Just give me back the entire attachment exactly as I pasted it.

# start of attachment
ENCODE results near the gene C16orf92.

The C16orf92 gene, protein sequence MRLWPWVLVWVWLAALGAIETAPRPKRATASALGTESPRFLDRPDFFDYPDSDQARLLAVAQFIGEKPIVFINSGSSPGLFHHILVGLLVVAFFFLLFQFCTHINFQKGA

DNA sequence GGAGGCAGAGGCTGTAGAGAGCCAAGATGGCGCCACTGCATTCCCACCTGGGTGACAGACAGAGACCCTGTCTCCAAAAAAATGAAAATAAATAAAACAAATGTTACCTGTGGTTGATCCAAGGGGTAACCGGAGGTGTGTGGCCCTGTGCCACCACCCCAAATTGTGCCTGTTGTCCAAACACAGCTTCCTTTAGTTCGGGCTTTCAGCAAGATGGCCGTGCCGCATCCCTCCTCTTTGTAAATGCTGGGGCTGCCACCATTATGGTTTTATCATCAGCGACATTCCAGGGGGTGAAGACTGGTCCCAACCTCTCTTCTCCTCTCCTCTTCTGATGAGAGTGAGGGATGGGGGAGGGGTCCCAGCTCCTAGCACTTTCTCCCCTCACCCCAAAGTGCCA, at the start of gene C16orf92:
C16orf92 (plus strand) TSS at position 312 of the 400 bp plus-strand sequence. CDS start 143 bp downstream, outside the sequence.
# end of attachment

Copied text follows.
ENCODE results near the gene C16orf92.

The C16orf92 gene, protein sequence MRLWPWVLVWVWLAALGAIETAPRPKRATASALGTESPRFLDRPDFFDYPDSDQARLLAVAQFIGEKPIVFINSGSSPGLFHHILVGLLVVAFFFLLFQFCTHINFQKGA

DNA sequence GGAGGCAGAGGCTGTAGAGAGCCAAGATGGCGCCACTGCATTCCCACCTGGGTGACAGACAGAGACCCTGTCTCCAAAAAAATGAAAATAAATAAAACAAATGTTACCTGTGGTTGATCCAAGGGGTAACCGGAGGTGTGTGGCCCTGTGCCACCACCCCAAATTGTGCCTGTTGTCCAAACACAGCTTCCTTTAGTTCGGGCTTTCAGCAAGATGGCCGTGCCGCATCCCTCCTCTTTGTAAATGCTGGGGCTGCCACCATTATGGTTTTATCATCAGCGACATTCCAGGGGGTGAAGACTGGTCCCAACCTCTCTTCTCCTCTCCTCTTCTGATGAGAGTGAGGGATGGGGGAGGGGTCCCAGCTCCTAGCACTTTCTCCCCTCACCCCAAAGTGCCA, at the start of gene C16orf92:
C16orf92 (plus strand) TSS at position 312 of the 400 bp plus-strand sequence. CDS start 143 bp downstream, outside the sequence.